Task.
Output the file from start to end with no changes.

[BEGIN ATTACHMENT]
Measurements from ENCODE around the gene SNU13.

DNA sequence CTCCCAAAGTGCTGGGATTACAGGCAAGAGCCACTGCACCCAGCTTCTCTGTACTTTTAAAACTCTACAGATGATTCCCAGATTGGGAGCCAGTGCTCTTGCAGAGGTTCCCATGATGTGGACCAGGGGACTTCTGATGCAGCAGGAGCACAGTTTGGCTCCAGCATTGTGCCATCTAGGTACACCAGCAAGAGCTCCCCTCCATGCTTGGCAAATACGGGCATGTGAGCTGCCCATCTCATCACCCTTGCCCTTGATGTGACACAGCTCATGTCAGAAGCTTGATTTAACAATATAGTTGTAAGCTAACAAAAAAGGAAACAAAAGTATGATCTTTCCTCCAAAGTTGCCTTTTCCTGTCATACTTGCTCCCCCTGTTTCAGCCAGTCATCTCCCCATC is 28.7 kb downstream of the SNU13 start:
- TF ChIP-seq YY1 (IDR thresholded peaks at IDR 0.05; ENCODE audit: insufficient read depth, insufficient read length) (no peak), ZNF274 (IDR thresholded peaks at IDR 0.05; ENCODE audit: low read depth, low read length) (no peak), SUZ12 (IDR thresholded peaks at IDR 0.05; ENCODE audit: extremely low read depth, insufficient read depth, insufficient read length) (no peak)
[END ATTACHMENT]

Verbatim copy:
Measurements from ENCODE around the gene SNU13.

DNA sequence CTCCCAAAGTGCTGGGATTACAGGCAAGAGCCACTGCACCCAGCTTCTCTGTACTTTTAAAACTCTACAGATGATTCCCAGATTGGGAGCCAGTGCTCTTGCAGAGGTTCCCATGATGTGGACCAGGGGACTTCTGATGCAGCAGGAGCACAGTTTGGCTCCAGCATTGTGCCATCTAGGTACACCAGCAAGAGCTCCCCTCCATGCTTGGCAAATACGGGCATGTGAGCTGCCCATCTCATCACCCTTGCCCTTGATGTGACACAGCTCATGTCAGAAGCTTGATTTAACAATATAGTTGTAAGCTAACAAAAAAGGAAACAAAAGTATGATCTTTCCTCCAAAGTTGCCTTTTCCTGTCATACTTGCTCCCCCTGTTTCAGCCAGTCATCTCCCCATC is 28.7 kb downstream of the SNU13 start:
- TF ChIP-seq YY1 (IDR thresholded peaks at IDR 0.05; ENCODE audit: insufficient read depth, insufficient read length) (no peak), ZNF274 (IDR thresholded peaks at IDR 0.05; ENCODE audit: low read depth, low read length) (no peak), SUZ12 (IDR thresholded peaks at IDR 0.05; ENCODE audit: extremely low read depth, insufficient read depth, insufficient read length) (no peak)